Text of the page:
The Top Korean Dramas Currently Available on Netflix

The universe of Korean dramas is both bizarre and lovely. As Kpop, Korean films like Parasite and Minari, and Korean television series sweep the world by storm, the South Korean entertainment sector is steadily expanding to become the most powerful in the world.

No matter the subject or genre, any fictitious South Korean television series is referred to as a “Kdrama” or “Korean drama.” That includes everything from romance to science fiction to horror. The majority of these television shows are based on webcomics, a type of South Korean-originated narrative that is akin to comics. Just a heads up: The idea of almost every Korean drama is very absurd, but that’s actually what makes them so great.

The Top Korean Dramas Currently Available on Netflix

You simply need to develop the ability to put up with the weird and unexpected and enjoy the experience. For US fans, Netflix has recently taken the lead in providing the best selection of Kdrama. Here are the top Korean dramas on Netflix, both original and not, to let you dive in headfirst to this novel and expanding realm of television.

The Silent Sea (2021 to Present)

The Silent Sea is a space-based sci-fi horror series that follows a crew as they investigate an abandoned research facility where a tragedy occurred. The crew heads into unknown dread as they enter Balhae station with the mission to recover valuable samples that may help create more water, a resource that is crucial and expensive now and in the future.

You can immediately tell it’s going to be fantastic because Bae Doona and Gong Yoo are headlining this cast. The Silent Sea is completely binge-worthy, with its disclosures and betrayals dispersed liberally throughout a dystopian plot. It is full of secrets and turns. Thatcher Lacson

Celebrity (2023)

In the South Korean mystery thriller Celebrity, Park Gyu-young (The Devil Judge) plays Seo Ah-ri, a social media influencer who must deal with the rivalry and animosity of her fellow influencers as well as attention from the general public.

But that is just the tip of the iceberg because a conspiracy that threatens her life and, more crucially, her notoriety is starting to emerge all around her. With a superb visual approach that blends the vibrant hues of a beautiful existence with the gloomy and isolated underbelly that lurks under the luxury, the series provides a fascinating insight into the challenges of becoming a public figure in Seoul’s fiercely competitive influencer market. Taylor Miller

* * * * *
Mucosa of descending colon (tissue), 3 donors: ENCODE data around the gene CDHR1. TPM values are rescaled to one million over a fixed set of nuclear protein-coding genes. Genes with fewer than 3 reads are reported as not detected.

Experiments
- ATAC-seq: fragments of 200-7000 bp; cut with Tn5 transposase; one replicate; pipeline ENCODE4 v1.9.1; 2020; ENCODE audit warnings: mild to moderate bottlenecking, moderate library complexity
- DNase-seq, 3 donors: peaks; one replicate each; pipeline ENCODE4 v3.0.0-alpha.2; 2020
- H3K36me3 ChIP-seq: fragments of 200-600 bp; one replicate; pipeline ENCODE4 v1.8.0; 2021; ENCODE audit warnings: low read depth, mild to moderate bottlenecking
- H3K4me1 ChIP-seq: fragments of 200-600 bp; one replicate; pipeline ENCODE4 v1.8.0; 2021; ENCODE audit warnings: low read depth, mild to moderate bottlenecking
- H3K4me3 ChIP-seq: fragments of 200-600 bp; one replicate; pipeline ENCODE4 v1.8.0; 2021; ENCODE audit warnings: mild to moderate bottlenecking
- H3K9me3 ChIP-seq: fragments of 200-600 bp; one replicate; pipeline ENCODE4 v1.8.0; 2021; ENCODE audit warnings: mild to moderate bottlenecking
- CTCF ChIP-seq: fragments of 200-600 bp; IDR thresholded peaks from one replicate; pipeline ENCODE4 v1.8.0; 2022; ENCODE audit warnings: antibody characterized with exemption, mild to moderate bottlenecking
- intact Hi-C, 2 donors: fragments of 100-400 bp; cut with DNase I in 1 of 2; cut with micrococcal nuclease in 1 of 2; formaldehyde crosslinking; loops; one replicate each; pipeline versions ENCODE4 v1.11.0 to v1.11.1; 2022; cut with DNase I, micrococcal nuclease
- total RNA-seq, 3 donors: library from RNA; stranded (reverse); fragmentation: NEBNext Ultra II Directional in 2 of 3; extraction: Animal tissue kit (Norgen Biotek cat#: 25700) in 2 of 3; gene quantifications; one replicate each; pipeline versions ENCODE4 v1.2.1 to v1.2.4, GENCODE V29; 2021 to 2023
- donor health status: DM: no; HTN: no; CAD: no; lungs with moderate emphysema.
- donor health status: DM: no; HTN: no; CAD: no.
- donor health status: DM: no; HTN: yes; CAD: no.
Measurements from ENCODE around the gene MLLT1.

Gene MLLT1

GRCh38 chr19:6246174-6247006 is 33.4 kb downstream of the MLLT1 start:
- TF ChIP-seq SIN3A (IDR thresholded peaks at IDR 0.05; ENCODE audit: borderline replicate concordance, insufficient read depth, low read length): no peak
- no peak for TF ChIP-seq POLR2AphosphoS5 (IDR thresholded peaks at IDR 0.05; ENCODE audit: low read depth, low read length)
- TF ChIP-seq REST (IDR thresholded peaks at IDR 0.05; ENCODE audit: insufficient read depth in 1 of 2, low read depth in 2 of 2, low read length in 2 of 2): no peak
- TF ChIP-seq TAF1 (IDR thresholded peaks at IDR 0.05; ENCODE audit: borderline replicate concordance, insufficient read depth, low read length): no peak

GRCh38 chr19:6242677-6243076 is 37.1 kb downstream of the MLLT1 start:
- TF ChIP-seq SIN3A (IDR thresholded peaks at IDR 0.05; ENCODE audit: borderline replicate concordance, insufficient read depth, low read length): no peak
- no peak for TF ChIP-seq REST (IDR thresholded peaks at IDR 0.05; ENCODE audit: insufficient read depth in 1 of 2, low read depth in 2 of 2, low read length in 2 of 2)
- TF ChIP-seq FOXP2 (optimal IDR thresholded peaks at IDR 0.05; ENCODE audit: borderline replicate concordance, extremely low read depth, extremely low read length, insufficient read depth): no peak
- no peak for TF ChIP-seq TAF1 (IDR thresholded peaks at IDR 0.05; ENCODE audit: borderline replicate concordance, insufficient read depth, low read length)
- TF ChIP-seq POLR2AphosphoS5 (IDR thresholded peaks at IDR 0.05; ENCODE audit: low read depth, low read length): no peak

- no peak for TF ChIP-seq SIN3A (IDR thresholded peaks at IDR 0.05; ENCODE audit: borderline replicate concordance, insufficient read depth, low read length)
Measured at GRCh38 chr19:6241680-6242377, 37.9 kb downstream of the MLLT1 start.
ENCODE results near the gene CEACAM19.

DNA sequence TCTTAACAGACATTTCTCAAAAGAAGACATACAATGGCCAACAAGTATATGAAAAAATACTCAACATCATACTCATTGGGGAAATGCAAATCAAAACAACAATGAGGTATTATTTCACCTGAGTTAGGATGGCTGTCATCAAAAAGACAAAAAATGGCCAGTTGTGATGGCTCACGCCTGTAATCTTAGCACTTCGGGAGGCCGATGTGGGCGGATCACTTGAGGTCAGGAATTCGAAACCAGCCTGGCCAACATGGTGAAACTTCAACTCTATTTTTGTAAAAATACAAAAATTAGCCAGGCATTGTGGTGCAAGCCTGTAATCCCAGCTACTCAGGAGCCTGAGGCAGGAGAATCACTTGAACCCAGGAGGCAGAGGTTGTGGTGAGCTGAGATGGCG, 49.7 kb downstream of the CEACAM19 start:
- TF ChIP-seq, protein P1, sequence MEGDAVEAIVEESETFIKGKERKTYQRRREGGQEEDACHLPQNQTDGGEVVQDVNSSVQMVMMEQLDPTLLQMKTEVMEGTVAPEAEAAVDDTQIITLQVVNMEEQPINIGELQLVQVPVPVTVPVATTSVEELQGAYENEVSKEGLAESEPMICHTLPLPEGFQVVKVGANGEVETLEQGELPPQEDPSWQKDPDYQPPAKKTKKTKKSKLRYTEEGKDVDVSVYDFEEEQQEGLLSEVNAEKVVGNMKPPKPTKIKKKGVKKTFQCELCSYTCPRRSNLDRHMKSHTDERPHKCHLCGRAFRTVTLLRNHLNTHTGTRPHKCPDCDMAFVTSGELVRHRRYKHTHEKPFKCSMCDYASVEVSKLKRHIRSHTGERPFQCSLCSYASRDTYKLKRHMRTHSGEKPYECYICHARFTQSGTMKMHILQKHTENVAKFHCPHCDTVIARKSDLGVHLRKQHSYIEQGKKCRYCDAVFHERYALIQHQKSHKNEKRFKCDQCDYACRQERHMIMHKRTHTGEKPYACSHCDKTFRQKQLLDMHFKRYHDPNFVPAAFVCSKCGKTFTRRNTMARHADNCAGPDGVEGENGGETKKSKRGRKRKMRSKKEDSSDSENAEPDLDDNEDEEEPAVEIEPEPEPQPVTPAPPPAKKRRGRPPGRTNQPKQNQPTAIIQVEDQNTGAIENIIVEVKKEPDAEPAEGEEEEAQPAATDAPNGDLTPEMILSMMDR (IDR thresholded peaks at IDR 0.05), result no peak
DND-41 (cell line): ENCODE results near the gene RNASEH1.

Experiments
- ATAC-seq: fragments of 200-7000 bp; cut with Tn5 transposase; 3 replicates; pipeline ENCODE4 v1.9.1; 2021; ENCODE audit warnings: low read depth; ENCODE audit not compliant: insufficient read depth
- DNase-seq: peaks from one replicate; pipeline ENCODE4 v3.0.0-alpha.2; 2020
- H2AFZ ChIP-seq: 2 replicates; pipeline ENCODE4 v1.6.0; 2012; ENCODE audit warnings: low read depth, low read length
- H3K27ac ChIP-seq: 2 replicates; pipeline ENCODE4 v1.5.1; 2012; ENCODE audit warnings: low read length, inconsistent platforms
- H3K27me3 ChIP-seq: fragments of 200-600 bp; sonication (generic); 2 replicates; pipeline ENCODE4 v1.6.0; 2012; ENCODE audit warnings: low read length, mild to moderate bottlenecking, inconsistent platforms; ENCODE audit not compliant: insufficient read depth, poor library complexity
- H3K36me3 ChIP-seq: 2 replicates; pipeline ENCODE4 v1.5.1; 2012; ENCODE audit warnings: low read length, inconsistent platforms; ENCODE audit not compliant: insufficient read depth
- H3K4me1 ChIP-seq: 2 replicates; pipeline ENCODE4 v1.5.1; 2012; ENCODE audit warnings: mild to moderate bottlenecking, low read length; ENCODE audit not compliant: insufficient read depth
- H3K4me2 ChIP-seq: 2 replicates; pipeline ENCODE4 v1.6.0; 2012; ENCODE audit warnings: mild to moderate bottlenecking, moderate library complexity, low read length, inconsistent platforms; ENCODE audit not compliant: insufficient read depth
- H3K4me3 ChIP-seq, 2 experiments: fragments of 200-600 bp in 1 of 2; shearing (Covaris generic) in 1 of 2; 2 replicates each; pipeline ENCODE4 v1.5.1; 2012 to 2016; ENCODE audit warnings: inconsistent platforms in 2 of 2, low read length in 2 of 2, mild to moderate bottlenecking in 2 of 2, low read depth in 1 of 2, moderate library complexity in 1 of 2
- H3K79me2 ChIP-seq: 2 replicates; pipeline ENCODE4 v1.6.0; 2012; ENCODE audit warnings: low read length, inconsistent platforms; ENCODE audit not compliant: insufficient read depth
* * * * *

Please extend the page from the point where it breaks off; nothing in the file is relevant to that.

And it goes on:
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The Good Bad Mother (2023)

The Good Bad Mother is a hopeful drama about second chances that begins in a quite gloomy setting but quickly transitions into a heartwarming story of reconciliation. Choi Kang-ho (Lee Do-hyun) is a heartless lawyer who experiences a memory loss event that sends him back to a child’s thinking.

He returns to his hometown to live with his estranged mother, Jin Young-soon (Ra Mi-ran), who sees this as a second chance to be the mother she always wanted to be because he is unable to care for himself. The evolution of the son’s relationship with his mother is quite moving, exploring issues such as inadvertent harm when trying to do what’s best for someone and battling for love even when it hurts.

My Hometown Cha-Cha-Cha (2021–present)

You need look no further than Hometown Cha-Cha-Cha if you’re seeking for a positive watch. The series, which is based on the 2004 South Korean film Mr. Handy, Mr. Hong, follows Yoon Hye-jin, a sharp dentist who lives in the large city.

But after losing her job abruptly, she relocates to a small seaside community where she meets Hong Du-sik, a gentle man who frequently does odd tasks. It’s impossible not to root for the couple since they have undeniable chemistry. (Taylor Gates)

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